A survey aimed at forming a National Worry Index (NWI) has found the worry level to be at “maximum”.
Most Malaysians worry about:
- the cost of living
Almost half of the respondents were not sure of:
- the country is on the right track
- the economy is on a strong footing
- Pakatan Harapan’s viability
The study by Emir Research, also found that a majority of respondents were either unsure or disagreed that the Pakatan Harapan government is viable, the country is on the right track, or that the economy is on a strong footing.
Emir Research’s chief executive officer is Rais Hussin, who is a Bersatu supreme council member.
The research, conducted between Sept 5 and Oct 10, had 1,992 respondents with a three per cent margin error.
The survey also closely mirrors national demographics, with 65.6 per cent of respondents being Malay and Bumiputera, Chinese (28.2 per cent), and Indian (6.2 per cent.
All questions were based on findings from various focus groups such as Sabah and Sarawak Bumiputeras and Orang Asli, paddy farmers, business owners and professionals, the youth and housewives.
The survey was conducted in Malay and Mandarin.
For the NWI, the index was based on responses from four cluster of questions regarding cost of living, employment, economics and security.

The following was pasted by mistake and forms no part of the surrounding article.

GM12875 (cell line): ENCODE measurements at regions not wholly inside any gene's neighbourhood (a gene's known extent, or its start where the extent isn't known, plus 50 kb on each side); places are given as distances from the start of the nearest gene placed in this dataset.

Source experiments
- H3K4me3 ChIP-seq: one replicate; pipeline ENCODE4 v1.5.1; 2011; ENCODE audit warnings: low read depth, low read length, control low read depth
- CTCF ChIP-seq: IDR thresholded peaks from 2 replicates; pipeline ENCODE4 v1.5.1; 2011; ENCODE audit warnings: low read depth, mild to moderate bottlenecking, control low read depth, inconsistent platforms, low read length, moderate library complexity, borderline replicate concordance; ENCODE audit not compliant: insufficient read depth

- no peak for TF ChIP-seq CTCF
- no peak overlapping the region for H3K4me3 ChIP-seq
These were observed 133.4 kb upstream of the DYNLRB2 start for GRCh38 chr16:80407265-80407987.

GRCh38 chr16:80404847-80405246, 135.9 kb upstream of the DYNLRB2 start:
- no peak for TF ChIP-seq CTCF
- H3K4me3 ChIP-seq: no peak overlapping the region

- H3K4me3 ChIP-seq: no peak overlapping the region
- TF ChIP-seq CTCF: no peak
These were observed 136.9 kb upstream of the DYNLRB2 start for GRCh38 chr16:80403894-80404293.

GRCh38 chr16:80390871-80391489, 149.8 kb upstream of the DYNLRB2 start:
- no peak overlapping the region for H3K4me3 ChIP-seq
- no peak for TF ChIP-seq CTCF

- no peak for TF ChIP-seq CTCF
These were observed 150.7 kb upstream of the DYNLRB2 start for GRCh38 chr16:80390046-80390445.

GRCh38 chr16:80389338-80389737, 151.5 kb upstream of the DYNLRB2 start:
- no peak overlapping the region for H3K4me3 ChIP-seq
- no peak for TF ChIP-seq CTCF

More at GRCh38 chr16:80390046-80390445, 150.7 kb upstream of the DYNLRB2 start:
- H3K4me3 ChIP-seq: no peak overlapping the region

Among the issues raised were the rising price of goods, lack of job opportunities, quality of education, and the crime rate.
Based on the answers given, on an index scale between zero to one, the score for national worry was at 0.77, which is in the maximum worry bracket.
The public, they found, was most worried about the cost of living, which was at 0.81 on the index, followed by jobs (0.78), security (0.77) and economics (0.74).
Between races, worry about the cost of living was about the same, with the Malays slightly more worried than the Chinese or Indians. The latter two, however, were less worried (a 10 per cent difference) about economics, security, and jobs.
International Islamic University of Malaysia professor Mohamad Sahari Nordin, who led the research team, said the index was “not perfect” and required further analysis.
However, he said the data currently speaks for itself, and that “extreme worry means extreme worry” among the public.
Meanwhile, on separate questions regarding the current state of affairs, only a few were positive.
Asked if the country’s future was on the right track, 50 per cent said they were not sure, and 24 per cent said no.
Likewise, 44 per cent of the respondents were unsure if the economy was on a strong footing, while 30 per cent said it was not.
On whether the Harapan government was viable, 46 per cent said they were not sure, and 30 per cent said no.
A racial breakdown of the responses showed that Malays were more pessimistic about Harapan (36 per cent), while the Chinese were more optimistic (37 per cent.
However, 45 per cent of respondents from both races were not sure about Harapan’s viability.
Indian respondents were split, with 29 per cent saying the government was not viable, and 22 per cent saying it was, and 49 per cent saying they were not sure.
Emir Research plans to conduct the survey every quarter next year. – Malaysiakini